To most humans, the change proposition leads to a potential social standing loss. The question of why humans will accept deteriorated conditions over the possibility of improvement has finally been answered. Even though a future unknown condition is labeled a possible improvement, many humans will still consider it a risk they don’t want to take if it might lower their social standing within the group.

This is why a change in any organization can be met with resistance regardless of the dialogue, which might include statements like “but we’ve always done it that way,” “I don’t think that’s going work,” or “that’s not my job” or famously “if it ain’t broke don’t fix it.” This is the language of the status quo and the language of fear.

The underlying motivating fear is always a loss of social standing. Therefore, one of the most advanced methods for producing a change in an organization is getting the entire work culture used to participate in a continuous improvement paradigm. Participation breeds ownership, and ownership generates passion. Once ownership passion is in place in any work culture, leader managers can rely on a very deep bench of advocates ready to help institute change.

Getting Your Group Ready for Change

Here are five initiatives that are typical organizational activities that have created a work culture that includes a continuous improvement process. Continuous improvement has been achieved. Change becomes readily accepted by group members.

1 – Collaborative Abilities are now on Equal Standing to Technical Abilities.

2 – Protect and Promote the Culture

3 – Create a Recognition Program that Focuses on the Types of Behaviors that Senior Management would like repeated.

4 – Teach Your Work Culture How to Institute Change by Using Their Ideas for Improvement

5 – Create and Implement a Problem-Solving Training Program and Turn Your Group into Problem-Solving Experts.

Once the continuous improvement process is integrated into the work culture, resistance to new initiatives drops precipitously.

1 – Collaborative Abilities are now on Equal Standing to Technical Abilities.

· High levels of collaboration increase everyone’s social standing, making change efforts much more accessible.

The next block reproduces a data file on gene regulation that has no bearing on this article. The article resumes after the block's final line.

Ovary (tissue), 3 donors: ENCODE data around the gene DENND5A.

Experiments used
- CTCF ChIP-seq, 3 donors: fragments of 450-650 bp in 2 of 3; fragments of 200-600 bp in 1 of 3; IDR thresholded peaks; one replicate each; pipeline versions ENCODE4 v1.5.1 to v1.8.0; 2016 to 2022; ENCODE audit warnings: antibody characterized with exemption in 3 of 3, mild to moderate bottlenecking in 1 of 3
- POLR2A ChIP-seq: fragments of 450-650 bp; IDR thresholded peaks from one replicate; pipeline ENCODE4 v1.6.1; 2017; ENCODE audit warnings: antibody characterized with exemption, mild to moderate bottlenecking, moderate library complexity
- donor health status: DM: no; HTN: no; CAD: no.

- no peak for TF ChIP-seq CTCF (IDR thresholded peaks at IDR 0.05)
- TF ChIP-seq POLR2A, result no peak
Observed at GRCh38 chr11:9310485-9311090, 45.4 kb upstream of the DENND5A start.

This fact will be reflected throughout the organization when collaborative abilities are second billing to technical skills.

How it’s done:

· Hiring decisions should include assessing the individual’s ability to collaborate. An ability to collaborate should be an intrinsic component of every hiring decision.

· Performance expectations for every level of the organization should include a requirement that “getting along with their fellow employees” is now part of everyone’s job requirement and a condition of employment.

· Department heads, division chiefs, and directors need to make sure task requests from other departments are equally prioritized with the tasks generated internally from within the Department. Leader-managers need to be bridge builders between departments. 

2 – Protect and Promote the Culture –

A psychologically safe culture increases social standing, making change efforts more accessible.

There are some immediate benefits when those who demonstrate destructive behavior, such as bullying behaviors, are effectively addressed: lowering fear in the workplace and promoting a psychologically safe work environment.

How it’s done:

· Some organizations demonstrate the capacity to retain individuals who demonstrate destructive workplace behavior. The individual involved can be perceived to possess such great technical value that their technical skills are seen to be compensatory to the individual’s otherwise poor behavior in the work culture

· A psychologically unsafe work environment never promotes high-performance outcomes for the group, and high-performance outcomes are precisely what we need to prioritize if we want an organization ready for change. 

· When developing performance expectations for every level of the organization, performance expectations should include a requirement that people can avoid destructive behavior.

· Develop a training program that regularly reviews and supports the performance expectations to protect and promote the work culture.

3 – Create a Recognition Program that Focuses on the Types of Behaviors that Senior Management would like repeated.

· Positive recognition of group members who are demonstrating collaborative behaviors will cause those behaviors to be repeated by that person and others in the group, making change efforts much easier

There is indisputable evidence that when a person is recognized for a particular behavior, that individual and the individuals around that individual will repeat that same behavior.

How it’s done:

· Everyone within the organization demonstrating good performance should be regularly recognized for that performance. The frequency of recognition can vary but should include an official recognition at least once every two or three months at a minimum.

· This official recognition should include A) a personal dialogue between the supervisor and the individual recognizing their positive performance, B) a very short email to the supervisor’s supervisor recognizing the performance, C) a cut and paste copy of the email (not a CC) to the individual and finally D) all of these observations need to be included in the individual’s formal performance evaluation. Don’t skip steps.

Did someone:

Ø Go beyond the call of duty?

Ø become the best at a routine duty?

Ø Do a great job at responding to an emergency.

Ø Do a great job at responding to a customer complaint?

Ø Take on additional responsibilities?

Ø Volunteer at anything?